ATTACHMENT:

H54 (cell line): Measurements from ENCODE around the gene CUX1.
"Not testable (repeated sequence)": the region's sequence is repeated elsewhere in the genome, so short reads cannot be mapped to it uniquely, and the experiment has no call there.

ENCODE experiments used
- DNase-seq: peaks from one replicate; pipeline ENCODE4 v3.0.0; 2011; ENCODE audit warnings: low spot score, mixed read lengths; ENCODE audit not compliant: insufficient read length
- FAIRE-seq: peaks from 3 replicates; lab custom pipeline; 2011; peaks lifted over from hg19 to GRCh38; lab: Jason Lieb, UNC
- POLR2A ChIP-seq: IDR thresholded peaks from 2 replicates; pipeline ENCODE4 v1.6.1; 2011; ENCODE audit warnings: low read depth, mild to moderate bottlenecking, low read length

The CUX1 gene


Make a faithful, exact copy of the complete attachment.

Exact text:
H54 (cell line): Measurements from ENCODE around the gene CUX1.
"Not testable (repeated sequence)": the region's sequence is repeated elsewhere in the genome, so short reads cannot be mapped to it uniquely, and the experiment has no call there.

ENCODE experiments used
- DNase-seq: peaks from one replicate; pipeline ENCODE4 v3.0.0; 2011; ENCODE audit warnings: low spot score, mixed read lengths; ENCODE audit not compliant: insufficient read length
- FAIRE-seq: peaks from 3 replicates; lab custom pipeline; 2011; peaks lifted over from hg19 to GRCh38; lab: Jason Lieb, UNC
- POLR2A ChIP-seq: IDR thresholded peaks from 2 replicates; pipeline ENCODE4 v1.6.1; 2011; ENCODE audit warnings: low read depth, mild to moderate bottlenecking, low read length

The CUX1 gene